High-Style Defense in High-Profile Trials : Courts: Attorney Jack Earley says he wins empathy for clients, many accused of capital crimes, by making their stories compelling to jurors. At times he is theatrical, at times the wily bumbler.


In the middle of a hushed courtroom, Irvine attorney Jack Earley held up a picture of what appeared to be the all-American family: A beaming father and mother with their two young daughters and two young sons.

With the jury looking on attentively, he suddenly raised the framed photograph above his head and slammed it on the lectern, shattering the glass and drawing gasps and looks of horror from spectators and even the judge.

“This is the family that Dan Broderick destroyed,” Earley exclaimed, failing to mention that medical malpractice lawyer Daniel T. Broderick III was the dead victim, while Betty, his ex-wife, was the one on trial for first-degree murder in a case that made Court TV a staple of the nation’s cable companies.


All in a day’s work for Earley, 46, who is one of the top criminal defense attorneys in Orange County, his home for 16 years. He also has a long track record in Los Angeles, Riverside and San Diego, where onetime La Jolla socialite Betty Broderick was tried twice for fatally shooting her former husband and his new wife as they lay in bed.

Earley’s clients have included not only Broderick--convicted of second-degree murder in a retrial after a hung jury the first time--but also civil plaintiff Kim Springer, the Dana Point postal worker stalked by accused killer Mark Richard Hilbun; Janet Greene, a former teacher of the year in Fullerton accused of murdering her lesbian lover, and Linda Ricchio, San Diego’s “fatal attraction” slayer who killed her ex-boyfriend but eluded the death penalty.

Out of 48 homicide cases in a career spanning two decades, most of Earley’s clients have been women, which is how he prefers it.

“If someone gave me a test . . . (the results) would probably come up ‘feminist,’ ” said Earley, who lives in Laguna Beach with his wife, Gail, and sons Bryan, 10, and Kyle, 8.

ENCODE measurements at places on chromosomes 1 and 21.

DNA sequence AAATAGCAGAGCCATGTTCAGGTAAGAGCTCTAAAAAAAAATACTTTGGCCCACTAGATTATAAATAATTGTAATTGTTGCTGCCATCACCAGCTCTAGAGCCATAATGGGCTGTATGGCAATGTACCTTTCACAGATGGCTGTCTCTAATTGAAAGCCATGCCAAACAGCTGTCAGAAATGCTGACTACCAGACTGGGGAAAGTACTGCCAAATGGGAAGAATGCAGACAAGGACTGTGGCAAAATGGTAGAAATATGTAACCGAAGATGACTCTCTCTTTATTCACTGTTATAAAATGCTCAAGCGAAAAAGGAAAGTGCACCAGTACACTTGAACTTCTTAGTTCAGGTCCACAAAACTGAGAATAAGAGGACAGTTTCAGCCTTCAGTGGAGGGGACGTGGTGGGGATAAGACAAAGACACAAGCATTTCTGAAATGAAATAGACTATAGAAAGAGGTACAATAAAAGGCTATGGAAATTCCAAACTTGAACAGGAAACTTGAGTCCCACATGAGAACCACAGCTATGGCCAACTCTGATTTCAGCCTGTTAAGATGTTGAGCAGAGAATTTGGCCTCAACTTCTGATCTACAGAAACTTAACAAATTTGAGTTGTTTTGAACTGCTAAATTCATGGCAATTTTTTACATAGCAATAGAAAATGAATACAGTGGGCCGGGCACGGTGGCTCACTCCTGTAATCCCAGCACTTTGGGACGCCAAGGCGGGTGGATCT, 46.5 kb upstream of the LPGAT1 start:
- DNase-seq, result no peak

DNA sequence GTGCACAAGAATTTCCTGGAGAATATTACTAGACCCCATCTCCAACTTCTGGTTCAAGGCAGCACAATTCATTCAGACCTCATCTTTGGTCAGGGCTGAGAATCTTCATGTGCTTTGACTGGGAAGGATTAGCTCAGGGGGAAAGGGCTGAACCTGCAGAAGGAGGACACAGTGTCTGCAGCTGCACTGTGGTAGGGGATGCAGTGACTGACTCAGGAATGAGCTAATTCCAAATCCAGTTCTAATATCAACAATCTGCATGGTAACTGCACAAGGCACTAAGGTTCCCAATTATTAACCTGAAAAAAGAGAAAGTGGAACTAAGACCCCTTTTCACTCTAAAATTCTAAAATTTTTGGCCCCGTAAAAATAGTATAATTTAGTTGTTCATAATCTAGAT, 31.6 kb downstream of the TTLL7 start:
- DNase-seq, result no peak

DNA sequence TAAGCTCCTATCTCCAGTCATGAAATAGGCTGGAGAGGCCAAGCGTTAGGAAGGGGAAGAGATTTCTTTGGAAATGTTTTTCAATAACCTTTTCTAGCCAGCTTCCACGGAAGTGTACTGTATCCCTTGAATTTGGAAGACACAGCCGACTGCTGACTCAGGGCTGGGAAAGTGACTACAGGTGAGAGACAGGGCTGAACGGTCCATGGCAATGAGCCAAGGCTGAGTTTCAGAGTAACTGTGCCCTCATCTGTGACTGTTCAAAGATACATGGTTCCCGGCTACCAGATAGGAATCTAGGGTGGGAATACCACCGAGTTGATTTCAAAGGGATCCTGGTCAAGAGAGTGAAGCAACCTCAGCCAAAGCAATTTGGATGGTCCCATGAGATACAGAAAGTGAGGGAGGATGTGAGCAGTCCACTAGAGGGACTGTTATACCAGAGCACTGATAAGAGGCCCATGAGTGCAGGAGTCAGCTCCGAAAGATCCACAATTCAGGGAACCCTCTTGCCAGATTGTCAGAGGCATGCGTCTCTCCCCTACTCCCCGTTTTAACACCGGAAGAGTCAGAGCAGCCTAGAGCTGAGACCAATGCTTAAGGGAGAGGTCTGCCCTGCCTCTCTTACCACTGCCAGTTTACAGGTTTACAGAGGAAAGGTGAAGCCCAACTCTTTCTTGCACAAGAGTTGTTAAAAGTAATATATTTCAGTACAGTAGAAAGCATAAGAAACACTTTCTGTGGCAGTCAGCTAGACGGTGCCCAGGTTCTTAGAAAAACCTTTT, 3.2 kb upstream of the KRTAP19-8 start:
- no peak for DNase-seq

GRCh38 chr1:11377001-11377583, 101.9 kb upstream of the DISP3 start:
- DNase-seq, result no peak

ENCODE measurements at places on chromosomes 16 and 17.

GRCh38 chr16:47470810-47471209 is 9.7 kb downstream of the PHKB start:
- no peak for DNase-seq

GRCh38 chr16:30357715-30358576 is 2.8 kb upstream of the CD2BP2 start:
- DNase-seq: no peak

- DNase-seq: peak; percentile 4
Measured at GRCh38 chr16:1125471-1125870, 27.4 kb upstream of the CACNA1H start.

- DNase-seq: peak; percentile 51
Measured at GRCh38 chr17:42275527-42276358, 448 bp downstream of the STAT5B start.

For whatever reason, colleagues say Earley works well with women, whether they’re paying him to represent them or listening from the jury box.

“He has an extraordinarily fine-tuned sense for what matters in a case,” said Elisabeth Semel, past president of California Attorneys for Criminal Justice, the state’s criminal defense bar. “He always sees what’s important, what the jury’s going to care about. He’s not the most cerebral, intellectual kind of lawyer, but has a way of speaking that helps jurors really understand. He’s also very persuasive.”


Earley’s friends and even his adversaries marvel at his unorthodox style, which comes across as a curious mix of Mr. Magoo and Peter Falk’s Columbo. However unconventional, it seems to work, especially with juries, who appear to share an Everyman’s rapport with Earley.

He moved with his Jewish mother and Irish Catholic father from Virginia (where he was born) to Connecticut to Arizona, then back to Connecticut and back to Arizona, where he attended three different high schools before graduating in California.

As a boy, he dreamed of being a writer, never a lawyer. A graduate of Cal State Long Beach, Earley obtained a degree from Loyola Law School in Los Angeles--more, he said, out of the need to have something to do for three years than a desire to pursue a lifetime of arguing cases in a courtroom.